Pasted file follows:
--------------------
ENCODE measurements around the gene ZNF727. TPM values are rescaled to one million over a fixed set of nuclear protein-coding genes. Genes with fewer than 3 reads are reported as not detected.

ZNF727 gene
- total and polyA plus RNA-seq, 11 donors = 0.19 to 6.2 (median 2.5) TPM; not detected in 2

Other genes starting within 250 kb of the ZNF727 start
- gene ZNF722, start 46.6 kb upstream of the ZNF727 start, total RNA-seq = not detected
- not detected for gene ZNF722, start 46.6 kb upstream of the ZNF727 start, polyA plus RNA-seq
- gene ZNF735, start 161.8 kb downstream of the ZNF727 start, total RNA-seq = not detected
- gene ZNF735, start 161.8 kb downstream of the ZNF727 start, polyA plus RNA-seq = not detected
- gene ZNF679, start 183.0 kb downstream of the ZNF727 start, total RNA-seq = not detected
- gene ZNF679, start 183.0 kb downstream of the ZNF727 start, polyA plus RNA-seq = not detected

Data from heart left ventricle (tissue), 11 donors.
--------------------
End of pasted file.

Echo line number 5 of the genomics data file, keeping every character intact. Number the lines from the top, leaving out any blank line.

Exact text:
- gene ZNF722, start 46.6 kb upstream of the ZNF727 start, total RNA-seq = not detected